The stripper can be used only in wheat that is ripe, dry, and free from weeds, for otherwise the grain will not thresh clean and the machine will clog. It is suited only to non-shattering wheat, which is not lost in the operation of harvesting. The expense of harvesting in this manner is estimated to be from one-fifth to one-half that of binding and threshing wheat. With a boy to ride the lead horse, one man can operate the machine, and from four to seven horses can easily draw it. A machine taking a five-foot swath will cover from 6 to 10 acres per day. In 1902 the price of these machines was $750 gold in Argentina, but it has since been reduced.

The combined harvesters used in the United States are restricted by climate to the Pacific coast, and may be divided into two classes on the basis of the power used, whether animal or steam. In the work and operation of these two classes of machines, there is, in the main, only a difference in capacity. The standard horse-power machine cuts a swath from 16 to 20 feet wide; is drawn by 24 to 40 horses; harvests from 25 to 45 acres of wheat per day; and requires four men to operate it. It requires a machine man to regulate the cutting bar and look after the machine in general; a steersman, a man to manipulate the sacks and tie them, and a driver. This is the most advantageous harvester to use on the smaller farms, those having less than 3,000 acres. It was used successfully before 1880, but its sale and manufacture in a commercial way did not begin until 1885.

The Steam Harvester has a cutting bar from 24 to 42 feet long, requires eight men to operate it, and harvests from 75 to 125 acres per day at a cost of from 30 to 50 cents per acre, which is the cost of the mere twine with which the sheaves are bound when the wheat is harvested with a binder. The traction engine or motive power is independent of the harvester proper. An auxiliary engine is mounted on the frame of the harvester. Steam conveyed to this engine from the boiler of the traction engine constitutes the driving power for running the cylinder, separator, header, and recleaner, ‘‘the effect being a steady and uniform motion of all parts at all times and in all conditions of the grain and at any speed at which the harvester may be traveling.’’

The traction engine is 110 horse-power, has double engines, and nine to 12-inch cylinders. The driving or carrying wheels are eight feet in diameter, and have a width of 32, 40 or 60 inches, according to the nature of the ground on which the machine is to be operated. This style of outfit is used very largely on the reclaimed tule lands. The separator has a cylinder from 26 to 40 inches in length. The mechanism of the machine is so perfected that the feeder, cylinder, grain carrier, shoe, and all cleaning devices remain in a level position upon uneven land and no matter how the machine is set. Thus under all conditions the machine does substantially the same work as upon a dead level.

The greatest width machine that was ever put out was an experimental one of 52 feet. It was built by a farmer, and was not a success on account of its construction. While successful machines with a width of 40 and 42 feet have been turned out, there are two standard large size machines, both smaller. One cuts a width of 25 feet, while the other consists of a 22-foot header with a 12-foot extension, making 34 feet in all. The machines of a greater width can scarcely be considered as a single machine. They consist of a regular cut of about 16 feet, with an addition of about 12 feet, making 28 feet for the machine proper. Then an independent header pushed by horses delivers to the outer canvas, thus making the 42 feet. Such an outfit is used only in the very lightest crop, and its exceptional cut is of advantage, not only in covering more ground, but also in keeping the thresher and cleaner sufficiently supplied with grain to insure the best work. The manufacturers claim that “the steam harvester can handle grain in almost any condition, whether it is standing, lodged, tangled or overgrown with weeds.”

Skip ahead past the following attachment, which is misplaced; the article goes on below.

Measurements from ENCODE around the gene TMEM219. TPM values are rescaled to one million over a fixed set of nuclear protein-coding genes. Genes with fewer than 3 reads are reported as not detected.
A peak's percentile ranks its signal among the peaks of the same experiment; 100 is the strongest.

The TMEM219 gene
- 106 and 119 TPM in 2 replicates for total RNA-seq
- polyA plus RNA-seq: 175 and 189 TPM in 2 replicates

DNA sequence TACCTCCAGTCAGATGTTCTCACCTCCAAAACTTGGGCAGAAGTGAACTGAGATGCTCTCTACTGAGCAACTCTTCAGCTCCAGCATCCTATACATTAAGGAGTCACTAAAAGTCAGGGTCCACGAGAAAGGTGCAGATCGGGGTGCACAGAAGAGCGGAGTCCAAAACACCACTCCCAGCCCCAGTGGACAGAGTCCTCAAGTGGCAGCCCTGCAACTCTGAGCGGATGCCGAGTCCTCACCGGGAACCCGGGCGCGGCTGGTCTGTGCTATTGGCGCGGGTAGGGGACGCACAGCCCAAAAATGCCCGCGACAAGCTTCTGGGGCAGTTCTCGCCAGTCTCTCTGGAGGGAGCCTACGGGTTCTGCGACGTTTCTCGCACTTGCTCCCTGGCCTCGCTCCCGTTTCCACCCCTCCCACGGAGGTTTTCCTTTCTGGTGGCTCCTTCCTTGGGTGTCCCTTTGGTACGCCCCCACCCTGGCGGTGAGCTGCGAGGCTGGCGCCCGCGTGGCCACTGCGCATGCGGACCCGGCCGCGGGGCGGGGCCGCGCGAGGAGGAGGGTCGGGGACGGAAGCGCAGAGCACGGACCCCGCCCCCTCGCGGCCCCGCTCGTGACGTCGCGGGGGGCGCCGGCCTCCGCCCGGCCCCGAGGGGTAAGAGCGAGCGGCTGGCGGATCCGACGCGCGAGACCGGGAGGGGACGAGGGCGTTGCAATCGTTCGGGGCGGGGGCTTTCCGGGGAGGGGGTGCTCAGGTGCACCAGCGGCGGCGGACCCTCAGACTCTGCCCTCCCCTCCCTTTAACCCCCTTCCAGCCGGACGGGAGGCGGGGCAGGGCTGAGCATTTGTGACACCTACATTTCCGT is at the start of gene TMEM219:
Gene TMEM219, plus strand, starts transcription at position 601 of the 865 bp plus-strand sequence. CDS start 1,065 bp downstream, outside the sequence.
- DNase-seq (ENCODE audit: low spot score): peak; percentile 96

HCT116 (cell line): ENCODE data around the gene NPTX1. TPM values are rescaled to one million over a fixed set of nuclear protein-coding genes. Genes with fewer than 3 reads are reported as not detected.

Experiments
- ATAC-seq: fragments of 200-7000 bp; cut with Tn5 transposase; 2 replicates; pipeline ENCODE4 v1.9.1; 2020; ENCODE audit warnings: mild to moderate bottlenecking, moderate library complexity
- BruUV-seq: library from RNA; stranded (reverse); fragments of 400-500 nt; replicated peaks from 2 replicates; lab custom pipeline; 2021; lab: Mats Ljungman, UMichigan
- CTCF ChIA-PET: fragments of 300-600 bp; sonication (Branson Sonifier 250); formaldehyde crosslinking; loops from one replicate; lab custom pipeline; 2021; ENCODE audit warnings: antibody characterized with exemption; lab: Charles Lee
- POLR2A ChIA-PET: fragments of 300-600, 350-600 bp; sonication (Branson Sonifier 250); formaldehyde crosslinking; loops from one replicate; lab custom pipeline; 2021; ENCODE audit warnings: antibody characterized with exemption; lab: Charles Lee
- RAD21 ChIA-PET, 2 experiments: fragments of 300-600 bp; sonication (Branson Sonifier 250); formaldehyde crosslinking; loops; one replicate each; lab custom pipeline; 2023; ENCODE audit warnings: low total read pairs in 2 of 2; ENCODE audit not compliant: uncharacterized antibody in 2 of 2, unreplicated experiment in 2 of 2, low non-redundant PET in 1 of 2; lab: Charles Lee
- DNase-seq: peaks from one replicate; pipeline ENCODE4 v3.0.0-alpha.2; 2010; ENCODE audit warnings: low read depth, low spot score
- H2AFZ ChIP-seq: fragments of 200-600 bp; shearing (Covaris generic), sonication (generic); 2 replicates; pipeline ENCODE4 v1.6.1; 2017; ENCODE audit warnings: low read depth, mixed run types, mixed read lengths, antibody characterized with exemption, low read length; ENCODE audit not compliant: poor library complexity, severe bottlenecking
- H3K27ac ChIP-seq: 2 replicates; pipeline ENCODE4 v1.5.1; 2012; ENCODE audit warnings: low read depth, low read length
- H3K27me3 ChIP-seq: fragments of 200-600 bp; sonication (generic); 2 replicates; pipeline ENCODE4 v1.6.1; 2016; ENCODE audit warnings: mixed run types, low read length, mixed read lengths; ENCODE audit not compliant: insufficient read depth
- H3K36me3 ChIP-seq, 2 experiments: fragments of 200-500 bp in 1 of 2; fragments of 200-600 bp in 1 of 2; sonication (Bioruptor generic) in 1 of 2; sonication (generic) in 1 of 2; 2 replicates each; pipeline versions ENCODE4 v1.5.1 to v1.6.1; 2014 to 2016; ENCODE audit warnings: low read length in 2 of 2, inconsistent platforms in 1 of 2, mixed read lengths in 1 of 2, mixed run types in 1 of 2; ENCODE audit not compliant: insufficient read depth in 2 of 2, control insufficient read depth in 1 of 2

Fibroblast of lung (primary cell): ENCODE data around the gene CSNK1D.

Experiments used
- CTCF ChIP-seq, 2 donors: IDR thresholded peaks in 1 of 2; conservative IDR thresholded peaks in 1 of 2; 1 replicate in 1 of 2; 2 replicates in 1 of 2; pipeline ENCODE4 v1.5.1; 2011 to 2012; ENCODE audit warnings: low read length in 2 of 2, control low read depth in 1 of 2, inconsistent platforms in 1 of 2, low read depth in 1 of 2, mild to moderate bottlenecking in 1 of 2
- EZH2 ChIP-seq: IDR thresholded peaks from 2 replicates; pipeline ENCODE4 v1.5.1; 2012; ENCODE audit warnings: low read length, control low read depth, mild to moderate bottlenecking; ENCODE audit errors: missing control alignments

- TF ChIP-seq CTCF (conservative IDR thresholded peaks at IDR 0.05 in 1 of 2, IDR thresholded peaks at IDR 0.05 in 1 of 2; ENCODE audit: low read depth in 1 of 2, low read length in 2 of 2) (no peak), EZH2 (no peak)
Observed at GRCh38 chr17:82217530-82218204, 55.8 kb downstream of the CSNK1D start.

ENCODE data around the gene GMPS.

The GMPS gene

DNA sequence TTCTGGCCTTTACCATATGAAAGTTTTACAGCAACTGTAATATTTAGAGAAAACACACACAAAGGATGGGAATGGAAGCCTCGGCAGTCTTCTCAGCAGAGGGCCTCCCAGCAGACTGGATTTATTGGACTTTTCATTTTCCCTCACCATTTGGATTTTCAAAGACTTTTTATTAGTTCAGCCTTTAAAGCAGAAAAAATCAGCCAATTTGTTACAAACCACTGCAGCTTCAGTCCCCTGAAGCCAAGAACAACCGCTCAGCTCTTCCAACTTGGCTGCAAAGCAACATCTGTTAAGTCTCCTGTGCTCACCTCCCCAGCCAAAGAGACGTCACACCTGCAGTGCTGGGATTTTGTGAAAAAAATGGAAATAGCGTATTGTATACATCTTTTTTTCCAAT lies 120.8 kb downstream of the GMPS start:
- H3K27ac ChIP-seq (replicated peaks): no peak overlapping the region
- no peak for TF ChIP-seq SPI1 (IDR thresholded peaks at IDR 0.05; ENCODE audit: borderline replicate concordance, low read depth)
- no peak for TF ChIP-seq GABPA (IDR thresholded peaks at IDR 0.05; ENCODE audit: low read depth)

A Complete Outfit for thus harvesting grain consists of traction engine, auxiliary engine, thresher, header, water-tank wagon and cook-house. The average price of such an outfit is about $7,500. The great expense and capacity of these machines make them suitable only for the larger farms, those containing from 3,000 to 20,000 acres of land. The steam combined harvester was put on the market in a commercial way in 1892. The average life of the machine is from 8 to 15 years. The great advantages of this machine are economy in time and power on account of combining so many operations in one, the rapidity with which grain may be marketed after it is ripe, the small amount of human labor required, the diminution of risk from fire, and the waste of grain which is avoided.

It is a Pacific coast production and its sale is at present confined almost exclusively to that section of the world. It is the typical machine of the “Inland Empire,” a name applied to all of the Pacific northwest east of the Cascades and Sierras. At least two-thirds of the wheat of California is reaped with the combined harvester. It is a novel, interesting and picturesque valley scene to see this ponderous harvester sweeping through miles upon miles of ripened wheat, devouring swaths from 16 to